The hose shown in FIG. 2 comprises a hose wall 21 preferably, but not necessarily, made by extrusion, and the tape 10 extending along the hose wall 21 parallel to the axis of the hose 20, in the external surface 22 of the hose wall 21. The materials of the hose wall 21 and the elastic yarns 11 are, for this purpose, preferably compatible with each other.

The tape 10 and its incorporation thus in the hose 20 provides three characteristics. Firstly, the tape 10, being elastic, is able to conform to any bending and elongation of the hose 20. Secondly, being generally flat, it does not damage the hose wall 21 or reduce the strain resistance of the hose wall 21. Thirdly, it takes up little space.

The tape 10 can be incorporated in the hose 20 during extrusion of the hose wall 21, without much difiicult Fig. 3 shows a modified hose 23 similar to the liose 20 that the tape 10 is coated with a protective covering 24 of a plastics material which is compatible with the hose wall 25 and which is fused to the hose wall 25.

The hose 23 may be made in a similar manner to the hose 20. Alternatively, by reason of the provision of the plastics covering 24 the tape 10 and the covering 24 may both be applied to the hose wall 25 after the hose wall 25 has already been formed.

As will be seen from FIG. 3, the covering 24 completely envelopes the tape 10, and it is envisaged that the covering 24 will be already on the tape 10 when the tape is applied to the hose wall 25.

FIG. 4 shows a modified hose 26 with tape 10 incorporated in the external surface 27 of the hose wall 28 and with a cover ing 29, of plastics material compatible with the material of the hose wall 28, fused to the hose wall 28. In this case, the covering 29 is over only the outside of tape 10.

FIG. 5 shows a modified hose 30 in which tape 10 is embedded within the hose wall 31. In this case in particular, it is highly desirable that the elastic yarns 11 (FIGS. 1A and 1B) and the hose wall 31 should be of mutually compatible materials.

FIG. 6 shows a further modified hose 32 in which the tape 10 is incorporated in the inner surface 33 of the hose wall 34. In this case also, the yarns 11 (FIGS. 1A and 1B) and the hose wall 34 should be of mutually compatible materials.

Tape 10 may have a wider or looser braiding, that is to say, so that there are distinct gaps between the braided wires.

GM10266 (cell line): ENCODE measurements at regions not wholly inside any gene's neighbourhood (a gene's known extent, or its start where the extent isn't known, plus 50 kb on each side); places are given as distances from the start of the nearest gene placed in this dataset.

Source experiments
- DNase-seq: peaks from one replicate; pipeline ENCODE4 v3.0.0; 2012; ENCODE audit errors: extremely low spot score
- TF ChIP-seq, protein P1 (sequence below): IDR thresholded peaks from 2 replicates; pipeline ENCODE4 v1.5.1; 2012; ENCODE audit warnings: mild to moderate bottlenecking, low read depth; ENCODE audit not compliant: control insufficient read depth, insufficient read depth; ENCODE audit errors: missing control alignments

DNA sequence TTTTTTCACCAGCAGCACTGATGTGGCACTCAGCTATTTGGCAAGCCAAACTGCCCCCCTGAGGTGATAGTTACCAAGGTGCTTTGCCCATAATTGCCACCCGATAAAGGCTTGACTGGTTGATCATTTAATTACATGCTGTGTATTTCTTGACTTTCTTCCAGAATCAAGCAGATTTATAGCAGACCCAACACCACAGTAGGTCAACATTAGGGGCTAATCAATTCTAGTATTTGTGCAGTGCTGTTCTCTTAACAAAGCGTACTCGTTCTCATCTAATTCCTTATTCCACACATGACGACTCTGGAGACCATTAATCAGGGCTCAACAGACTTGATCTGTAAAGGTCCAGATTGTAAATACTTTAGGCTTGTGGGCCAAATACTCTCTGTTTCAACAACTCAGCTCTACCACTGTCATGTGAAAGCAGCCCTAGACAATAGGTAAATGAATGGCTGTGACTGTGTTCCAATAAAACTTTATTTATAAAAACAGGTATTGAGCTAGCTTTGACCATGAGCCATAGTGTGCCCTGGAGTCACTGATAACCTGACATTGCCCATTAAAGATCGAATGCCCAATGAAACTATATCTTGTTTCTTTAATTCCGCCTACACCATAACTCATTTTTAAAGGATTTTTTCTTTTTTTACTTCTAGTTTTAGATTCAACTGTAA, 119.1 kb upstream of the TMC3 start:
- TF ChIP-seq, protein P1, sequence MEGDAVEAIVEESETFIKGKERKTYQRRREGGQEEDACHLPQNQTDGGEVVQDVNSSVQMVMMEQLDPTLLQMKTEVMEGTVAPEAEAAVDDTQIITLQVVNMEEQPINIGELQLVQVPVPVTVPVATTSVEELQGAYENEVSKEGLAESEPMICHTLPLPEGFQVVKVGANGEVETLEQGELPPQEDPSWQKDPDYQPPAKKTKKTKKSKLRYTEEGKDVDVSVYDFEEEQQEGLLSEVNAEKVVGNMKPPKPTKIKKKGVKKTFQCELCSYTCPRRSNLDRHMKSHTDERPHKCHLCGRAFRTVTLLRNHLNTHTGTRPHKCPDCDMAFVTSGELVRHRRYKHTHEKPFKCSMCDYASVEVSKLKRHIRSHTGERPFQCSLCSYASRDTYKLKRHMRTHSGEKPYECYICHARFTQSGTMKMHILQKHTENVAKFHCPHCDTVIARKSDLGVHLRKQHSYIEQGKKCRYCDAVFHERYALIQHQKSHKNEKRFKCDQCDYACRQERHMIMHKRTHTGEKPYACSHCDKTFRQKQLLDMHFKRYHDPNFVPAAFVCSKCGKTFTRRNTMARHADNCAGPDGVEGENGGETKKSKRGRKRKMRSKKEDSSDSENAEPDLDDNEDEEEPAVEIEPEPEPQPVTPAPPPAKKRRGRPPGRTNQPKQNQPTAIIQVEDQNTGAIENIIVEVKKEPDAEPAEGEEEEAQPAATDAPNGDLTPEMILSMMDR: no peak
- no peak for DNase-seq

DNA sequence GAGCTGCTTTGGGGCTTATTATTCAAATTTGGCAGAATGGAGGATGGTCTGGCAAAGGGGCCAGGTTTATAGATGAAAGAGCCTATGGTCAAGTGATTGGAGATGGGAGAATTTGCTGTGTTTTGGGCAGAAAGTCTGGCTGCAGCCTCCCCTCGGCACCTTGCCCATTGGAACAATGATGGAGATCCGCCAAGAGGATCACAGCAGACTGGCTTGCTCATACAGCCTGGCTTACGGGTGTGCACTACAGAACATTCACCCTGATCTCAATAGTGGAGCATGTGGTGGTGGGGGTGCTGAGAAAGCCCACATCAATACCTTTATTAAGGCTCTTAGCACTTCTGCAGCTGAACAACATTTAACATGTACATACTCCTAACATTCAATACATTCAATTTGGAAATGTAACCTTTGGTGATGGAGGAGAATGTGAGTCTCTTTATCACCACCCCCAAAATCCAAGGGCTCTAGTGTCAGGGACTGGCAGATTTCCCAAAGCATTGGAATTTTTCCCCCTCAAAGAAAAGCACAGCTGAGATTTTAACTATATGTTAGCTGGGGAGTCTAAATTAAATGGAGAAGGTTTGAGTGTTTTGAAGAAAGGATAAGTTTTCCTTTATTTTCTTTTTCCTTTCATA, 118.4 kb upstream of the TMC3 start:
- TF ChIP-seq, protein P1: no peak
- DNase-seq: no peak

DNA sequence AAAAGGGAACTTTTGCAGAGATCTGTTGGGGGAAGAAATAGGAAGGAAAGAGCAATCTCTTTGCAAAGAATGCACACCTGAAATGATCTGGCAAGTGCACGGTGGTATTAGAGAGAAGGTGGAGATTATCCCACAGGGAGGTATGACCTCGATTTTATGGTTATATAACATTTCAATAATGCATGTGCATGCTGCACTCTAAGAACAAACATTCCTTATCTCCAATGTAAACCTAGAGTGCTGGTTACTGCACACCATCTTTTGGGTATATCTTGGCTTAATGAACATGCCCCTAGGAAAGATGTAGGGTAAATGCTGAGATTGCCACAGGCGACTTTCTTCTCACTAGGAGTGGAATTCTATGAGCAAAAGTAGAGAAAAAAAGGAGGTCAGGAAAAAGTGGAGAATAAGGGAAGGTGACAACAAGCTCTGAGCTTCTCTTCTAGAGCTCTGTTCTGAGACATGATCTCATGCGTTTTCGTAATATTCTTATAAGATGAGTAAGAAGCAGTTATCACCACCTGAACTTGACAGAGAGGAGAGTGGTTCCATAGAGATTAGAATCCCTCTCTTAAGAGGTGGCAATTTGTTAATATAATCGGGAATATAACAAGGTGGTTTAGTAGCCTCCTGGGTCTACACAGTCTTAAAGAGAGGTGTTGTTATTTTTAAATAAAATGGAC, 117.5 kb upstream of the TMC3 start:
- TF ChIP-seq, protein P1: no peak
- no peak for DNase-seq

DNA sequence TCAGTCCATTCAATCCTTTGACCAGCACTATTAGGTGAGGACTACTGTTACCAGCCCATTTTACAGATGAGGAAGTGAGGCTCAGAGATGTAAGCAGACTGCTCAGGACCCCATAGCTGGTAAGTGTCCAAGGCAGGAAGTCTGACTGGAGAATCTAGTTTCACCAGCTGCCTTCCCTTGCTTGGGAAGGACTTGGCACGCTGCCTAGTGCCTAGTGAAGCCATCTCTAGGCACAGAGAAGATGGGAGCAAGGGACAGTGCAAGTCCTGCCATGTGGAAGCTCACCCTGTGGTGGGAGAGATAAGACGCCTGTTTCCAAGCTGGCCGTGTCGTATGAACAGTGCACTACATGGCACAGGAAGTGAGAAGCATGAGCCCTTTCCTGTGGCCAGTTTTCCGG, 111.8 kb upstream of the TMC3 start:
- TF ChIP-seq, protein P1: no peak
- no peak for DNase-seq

By incorporating the tape 10 in the hoses 20, 26, 30 and 32 during production of the hose walls 21, 28, 31 and 34 by extrusion, while the hose walls are stillnot set, the materials of the hose may be made to fill up the interstices of the tape 10, particularly if the yarns 11 are of compatible materials.

In use, the tape 10 is earthed so as to conduct electrostatic charges away to prevent or reduce the risk of fire or explosion, and generally to increase the safety of the environment in which the hose is used.

I claim:

1. A flexible hose of a thermoplastic material, the wall of said hose including an extensible conductive tape having a generally flat configuration and extending parallel to the hose axis, said extensible conductive tape comprising extremely fine elastic yarns of a material compatible with the thermoplastic hose wall material extending longitudinally of said tape and braided with very fine metal threads to define a plurality of interstices, and the thermoplastic material of said hose wall filling the interstices of said extensive conductive tape.

2. A hose according to claim 1, wherein said tape is located adjacent the inner surface of said hose wall.

3. A hose according to claim 1, wherein said tape is located adjacent the outer surface of said hose wall.

4. A hose according to claim 1, wherein the material of said yarns is thermoplastic polyurethane.

5. A hose according to claim 1, wherein the metal of said threads is copper.

Patent Citations
Cited PatentFiling datePublication dateApplicantTitle
US646886 *Nov 9, 1899Apr 3, 1900Benjamin L StoweElectric signaling device for hydraulic hose.
US837512 *Nov 27, 1905Dec 4, 1906William G SeeleyElectric hose signaling apparatus.
US1223864 *May 2, 1914Apr 24, 1917Charles L FrenchTubular conduit.
US2200967 *Feb 10, 1938May 14, 1940Phillips John HHose construction
US2320367 *Jun 27, 1938Jun 1, 1943Quadrex CorpFlexible hose and method of forming the same
US3042737 *May 20, 1960Jul 3, 1962Moore & Co SamuelHose assembly incorporating a ground wire
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Referenced by
Citing PatentFiling datePublication dateApplicantTitle
US4108701 *Jun 1, 1977Aug 22, 1978The Goodyear Tire & Rubber CompanyMethod for making hose incorporating an embedded static ground conductor
US4168198 *Jan 9, 1978Sep 18, 1979The Goodyear Tire & Rubber CompanyApparatus for making hose incorporating an embedded static ground conductor
US4196627 *Aug 28, 1978Apr 8, 1980Mobil Oil CorporationMethod and apparatus for obtaining a selective liquid sample from near the bottom surface of a liquid-filled tank
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Classifications
U.S. Classification174/47, 174/69, 174/117.00M, 361/215, 383/105, 138/103
International ClassificationB29C70/22, F16L11/127, B29C70/88
Cooperative ClassificationB29K2221/00, B29C70/885, B29K2705/10, B29C70/22, B29L2023/005, B29K2995/0005, F16L11/127
European ClassificationB29C70/88A2, B29C70/22, F16L11/127